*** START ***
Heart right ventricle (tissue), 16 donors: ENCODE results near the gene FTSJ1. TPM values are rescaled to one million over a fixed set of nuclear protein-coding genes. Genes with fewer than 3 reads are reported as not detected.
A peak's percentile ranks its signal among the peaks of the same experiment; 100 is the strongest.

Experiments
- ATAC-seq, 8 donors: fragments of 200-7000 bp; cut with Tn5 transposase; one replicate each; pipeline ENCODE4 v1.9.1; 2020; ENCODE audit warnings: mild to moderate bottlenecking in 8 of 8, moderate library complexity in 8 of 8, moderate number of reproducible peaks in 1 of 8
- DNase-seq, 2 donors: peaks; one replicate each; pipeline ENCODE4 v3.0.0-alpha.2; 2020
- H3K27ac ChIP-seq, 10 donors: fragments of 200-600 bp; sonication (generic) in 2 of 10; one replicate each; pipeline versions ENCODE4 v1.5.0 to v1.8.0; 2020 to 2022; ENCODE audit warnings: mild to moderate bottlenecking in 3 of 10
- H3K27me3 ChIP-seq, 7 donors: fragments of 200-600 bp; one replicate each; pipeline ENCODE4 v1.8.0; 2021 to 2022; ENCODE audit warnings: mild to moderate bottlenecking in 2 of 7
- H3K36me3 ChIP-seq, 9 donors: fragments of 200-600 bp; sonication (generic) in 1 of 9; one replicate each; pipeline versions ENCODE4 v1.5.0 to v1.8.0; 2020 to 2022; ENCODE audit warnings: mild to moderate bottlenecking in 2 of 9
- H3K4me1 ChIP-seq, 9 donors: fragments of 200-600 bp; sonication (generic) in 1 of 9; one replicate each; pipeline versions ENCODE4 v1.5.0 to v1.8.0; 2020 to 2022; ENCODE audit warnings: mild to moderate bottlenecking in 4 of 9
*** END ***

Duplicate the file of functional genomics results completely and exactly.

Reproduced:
Heart right ventricle (tissue), 16 donors: ENCODE results near the gene FTSJ1. TPM values are rescaled to one million over a fixed set of nuclear protein-coding genes. Genes with fewer than 3 reads are reported as not detected.
A peak's percentile ranks its signal among the peaks of the same experiment; 100 is the strongest.

Experiments
- ATAC-seq, 8 donors: fragments of 200-7000 bp; cut with Tn5 transposase; one replicate each; pipeline ENCODE4 v1.9.1; 2020; ENCODE audit warnings: mild to moderate bottlenecking in 8 of 8, moderate library complexity in 8 of 8, moderate number of reproducible peaks in 1 of 8
- DNase-seq, 2 donors: peaks; one replicate each; pipeline ENCODE4 v3.0.0-alpha.2; 2020
- H3K27ac ChIP-seq, 10 donors: fragments of 200-600 bp; sonication (generic) in 2 of 10; one replicate each; pipeline versions ENCODE4 v1.5.0 to v1.8.0; 2020 to 2022; ENCODE audit warnings: mild to moderate bottlenecking in 3 of 10
- H3K27me3 ChIP-seq, 7 donors: fragments of 200-600 bp; one replicate each; pipeline ENCODE4 v1.8.0; 2021 to 2022; ENCODE audit warnings: mild to moderate bottlenecking in 2 of 7
- H3K36me3 ChIP-seq, 9 donors: fragments of 200-600 bp; sonication (generic) in 1 of 9; one replicate each; pipeline versions ENCODE4 v1.5.0 to v1.8.0; 2020 to 2022; ENCODE audit warnings: mild to moderate bottlenecking in 2 of 9
- H3K4me1 ChIP-seq, 9 donors: fragments of 200-600 bp; sonication (generic) in 1 of 9; one replicate each; pipeline versions ENCODE4 v1.5.0 to v1.8.0; 2020 to 2022; ENCODE audit warnings: mild to moderate bottlenecking in 4 of 9